What Kind of Water is Best to Drink?

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Water is the most important element for human health.
Water is the most important element for human health. (Image: Jupiterimages/Comstock/Getty Images)

With over two-thirds of our body made up of water, it's importance to our health is undeniable. Most of us recognize the importance of consuming enough water (8 to 10 glasses per day), but the quality of this water is often overlooked. The best water to drink is naturally filtered and full of minerals.

Tap Water

Before reaching for your faucet, ensure the water available in your home is treated. Prolonged consumption of chlorine, used to disinfect the water, has been linked to an increased risk of cancer. Tap water has some mineral content, picking up magnesium and calcium through the waterways, but is minimal in comparison to mineral water.

Distilled

The distillation process removes any solid residues from the water, removing all mineral content. Distilled water is available as a cheaper, bottled alternative to mineral water.

Bottled Water

When drinking bottled water, mineral water is the best option. Body Ecology claims some brands simply purify and re-package tap water lacking in essential minerals. Check the nutritional information on the packaging to ensure you are getting mineral-rich water. Toxins from plastic bottles can leach into the water, so drink from glass bottles whenever possible.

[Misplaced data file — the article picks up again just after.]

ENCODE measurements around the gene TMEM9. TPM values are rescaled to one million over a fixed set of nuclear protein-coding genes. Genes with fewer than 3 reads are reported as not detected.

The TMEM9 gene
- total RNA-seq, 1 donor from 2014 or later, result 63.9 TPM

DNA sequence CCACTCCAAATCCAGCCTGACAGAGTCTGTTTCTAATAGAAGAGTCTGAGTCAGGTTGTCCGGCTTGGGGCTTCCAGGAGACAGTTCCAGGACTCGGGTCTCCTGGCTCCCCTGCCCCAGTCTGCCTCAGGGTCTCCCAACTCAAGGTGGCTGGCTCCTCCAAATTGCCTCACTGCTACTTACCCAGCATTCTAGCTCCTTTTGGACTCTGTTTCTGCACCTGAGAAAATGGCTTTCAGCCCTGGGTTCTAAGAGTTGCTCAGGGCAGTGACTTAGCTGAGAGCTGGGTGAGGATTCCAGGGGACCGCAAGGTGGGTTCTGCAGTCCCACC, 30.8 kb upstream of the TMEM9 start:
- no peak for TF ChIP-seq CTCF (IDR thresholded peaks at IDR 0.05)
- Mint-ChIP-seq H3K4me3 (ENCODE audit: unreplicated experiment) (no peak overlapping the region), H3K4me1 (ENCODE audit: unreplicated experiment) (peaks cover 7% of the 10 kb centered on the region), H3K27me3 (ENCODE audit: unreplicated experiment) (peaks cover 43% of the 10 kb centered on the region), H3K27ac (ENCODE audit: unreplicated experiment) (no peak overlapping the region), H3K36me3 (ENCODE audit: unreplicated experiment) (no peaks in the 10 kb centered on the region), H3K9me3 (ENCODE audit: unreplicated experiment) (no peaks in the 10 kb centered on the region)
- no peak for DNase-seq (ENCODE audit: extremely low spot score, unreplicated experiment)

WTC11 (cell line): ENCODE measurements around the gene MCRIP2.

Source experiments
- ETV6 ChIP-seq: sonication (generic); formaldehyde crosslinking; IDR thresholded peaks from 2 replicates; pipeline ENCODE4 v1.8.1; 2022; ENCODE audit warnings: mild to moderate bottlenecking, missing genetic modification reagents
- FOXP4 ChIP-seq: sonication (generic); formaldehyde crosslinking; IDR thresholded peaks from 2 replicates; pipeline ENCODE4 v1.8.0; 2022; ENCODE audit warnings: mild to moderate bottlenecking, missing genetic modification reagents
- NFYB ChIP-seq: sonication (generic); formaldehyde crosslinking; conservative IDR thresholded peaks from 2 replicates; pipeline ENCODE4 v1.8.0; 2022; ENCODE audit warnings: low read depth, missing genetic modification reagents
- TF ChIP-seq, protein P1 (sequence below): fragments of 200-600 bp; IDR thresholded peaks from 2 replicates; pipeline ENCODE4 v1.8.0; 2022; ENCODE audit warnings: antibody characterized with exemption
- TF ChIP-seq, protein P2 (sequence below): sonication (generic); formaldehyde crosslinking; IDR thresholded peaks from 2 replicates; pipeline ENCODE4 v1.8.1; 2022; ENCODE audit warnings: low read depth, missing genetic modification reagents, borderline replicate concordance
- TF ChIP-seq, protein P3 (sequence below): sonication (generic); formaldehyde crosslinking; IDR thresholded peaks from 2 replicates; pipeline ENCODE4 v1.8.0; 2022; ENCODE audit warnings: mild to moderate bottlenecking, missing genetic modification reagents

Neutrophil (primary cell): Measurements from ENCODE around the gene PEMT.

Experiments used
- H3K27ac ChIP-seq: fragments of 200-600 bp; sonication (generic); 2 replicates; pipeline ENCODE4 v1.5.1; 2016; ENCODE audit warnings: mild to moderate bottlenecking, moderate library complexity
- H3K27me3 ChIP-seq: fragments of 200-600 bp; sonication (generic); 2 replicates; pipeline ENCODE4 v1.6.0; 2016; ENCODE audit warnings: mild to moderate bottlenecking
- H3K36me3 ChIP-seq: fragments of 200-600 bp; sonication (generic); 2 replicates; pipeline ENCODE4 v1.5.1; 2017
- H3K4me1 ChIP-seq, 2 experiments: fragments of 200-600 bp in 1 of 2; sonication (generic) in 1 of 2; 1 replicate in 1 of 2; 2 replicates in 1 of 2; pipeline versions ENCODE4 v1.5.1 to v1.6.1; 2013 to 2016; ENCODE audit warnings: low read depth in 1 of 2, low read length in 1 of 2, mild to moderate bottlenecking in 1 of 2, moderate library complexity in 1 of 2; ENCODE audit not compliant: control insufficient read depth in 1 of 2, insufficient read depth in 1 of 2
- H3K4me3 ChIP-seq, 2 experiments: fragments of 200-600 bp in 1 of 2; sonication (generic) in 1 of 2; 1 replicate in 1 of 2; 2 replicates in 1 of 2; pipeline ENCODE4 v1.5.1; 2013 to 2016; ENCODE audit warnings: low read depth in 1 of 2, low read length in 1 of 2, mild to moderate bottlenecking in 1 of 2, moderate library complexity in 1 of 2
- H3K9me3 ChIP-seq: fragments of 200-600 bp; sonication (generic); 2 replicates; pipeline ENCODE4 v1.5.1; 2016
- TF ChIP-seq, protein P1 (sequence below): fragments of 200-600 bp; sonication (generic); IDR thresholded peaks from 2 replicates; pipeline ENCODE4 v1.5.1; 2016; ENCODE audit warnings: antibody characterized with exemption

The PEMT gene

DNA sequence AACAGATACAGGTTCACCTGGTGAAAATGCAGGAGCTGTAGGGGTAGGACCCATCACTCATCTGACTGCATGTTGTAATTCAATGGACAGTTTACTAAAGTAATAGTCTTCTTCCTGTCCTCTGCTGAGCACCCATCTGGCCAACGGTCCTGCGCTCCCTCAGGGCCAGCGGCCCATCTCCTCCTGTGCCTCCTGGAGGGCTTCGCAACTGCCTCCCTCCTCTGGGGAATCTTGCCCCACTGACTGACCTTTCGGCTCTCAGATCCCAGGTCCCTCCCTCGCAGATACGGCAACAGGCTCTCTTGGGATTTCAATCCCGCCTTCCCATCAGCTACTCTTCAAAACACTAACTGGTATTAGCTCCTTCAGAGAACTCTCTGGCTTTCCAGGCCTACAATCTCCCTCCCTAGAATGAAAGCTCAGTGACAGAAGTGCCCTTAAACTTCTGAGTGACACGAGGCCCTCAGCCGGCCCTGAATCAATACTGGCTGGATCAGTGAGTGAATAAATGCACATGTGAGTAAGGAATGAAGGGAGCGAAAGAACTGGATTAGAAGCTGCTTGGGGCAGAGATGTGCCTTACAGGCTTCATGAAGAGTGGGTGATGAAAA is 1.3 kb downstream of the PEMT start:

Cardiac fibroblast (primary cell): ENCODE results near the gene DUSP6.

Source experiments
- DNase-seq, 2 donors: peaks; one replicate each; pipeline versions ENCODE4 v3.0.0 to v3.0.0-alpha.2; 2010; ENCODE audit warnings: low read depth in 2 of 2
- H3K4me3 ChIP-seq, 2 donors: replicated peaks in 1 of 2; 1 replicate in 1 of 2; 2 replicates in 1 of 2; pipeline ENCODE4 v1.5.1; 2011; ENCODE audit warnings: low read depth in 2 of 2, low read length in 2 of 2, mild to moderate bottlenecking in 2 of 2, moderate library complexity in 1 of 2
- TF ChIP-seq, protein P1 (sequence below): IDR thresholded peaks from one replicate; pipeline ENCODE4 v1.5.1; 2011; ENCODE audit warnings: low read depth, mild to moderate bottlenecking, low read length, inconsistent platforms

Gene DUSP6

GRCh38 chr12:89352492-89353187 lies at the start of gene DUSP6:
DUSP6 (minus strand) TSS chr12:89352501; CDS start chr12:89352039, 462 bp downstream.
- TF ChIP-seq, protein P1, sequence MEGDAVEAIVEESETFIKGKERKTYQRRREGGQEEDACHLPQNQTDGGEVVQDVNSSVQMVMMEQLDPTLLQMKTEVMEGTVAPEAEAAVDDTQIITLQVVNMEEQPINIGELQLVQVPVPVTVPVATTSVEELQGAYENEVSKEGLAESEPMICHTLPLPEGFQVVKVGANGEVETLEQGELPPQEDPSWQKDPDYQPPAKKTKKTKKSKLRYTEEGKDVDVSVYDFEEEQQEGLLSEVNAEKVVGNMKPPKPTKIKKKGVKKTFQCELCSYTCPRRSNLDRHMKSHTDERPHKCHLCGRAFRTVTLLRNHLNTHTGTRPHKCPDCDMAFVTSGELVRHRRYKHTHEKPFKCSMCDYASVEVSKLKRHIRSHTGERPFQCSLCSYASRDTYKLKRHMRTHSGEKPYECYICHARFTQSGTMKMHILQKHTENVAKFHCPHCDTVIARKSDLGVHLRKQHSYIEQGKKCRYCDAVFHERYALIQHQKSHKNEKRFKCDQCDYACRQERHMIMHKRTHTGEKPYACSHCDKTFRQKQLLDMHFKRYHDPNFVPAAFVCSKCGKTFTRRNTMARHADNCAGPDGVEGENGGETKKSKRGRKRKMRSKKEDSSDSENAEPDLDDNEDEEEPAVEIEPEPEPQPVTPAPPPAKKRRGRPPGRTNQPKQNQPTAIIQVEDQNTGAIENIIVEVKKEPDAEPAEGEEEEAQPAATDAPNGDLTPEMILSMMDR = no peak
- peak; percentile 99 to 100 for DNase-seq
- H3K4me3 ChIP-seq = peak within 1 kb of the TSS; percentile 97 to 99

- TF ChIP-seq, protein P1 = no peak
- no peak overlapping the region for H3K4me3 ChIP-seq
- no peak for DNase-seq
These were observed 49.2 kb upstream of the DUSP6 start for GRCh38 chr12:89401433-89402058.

Mineral-rich Water

The best type of water to drink is naturally filtered, mineral rich water from wells, natural springs and natural underground mineral water reservoirs. These types of water contain minerals such as potassium, sodium and magnesium -- all vital for helping your body perform optimally.

Filters

If cost or location makes consuming mineral-rich water difficult, using a filter is a good option. Standard filters such as those made by Brita help reduce the chlorine content and improve the taste, but also reduce the mineral content. Absolute 1 Micron Filtration, available in some water filters, removes all particles the size of one micron and larger -- leaving the mineral content untouched.

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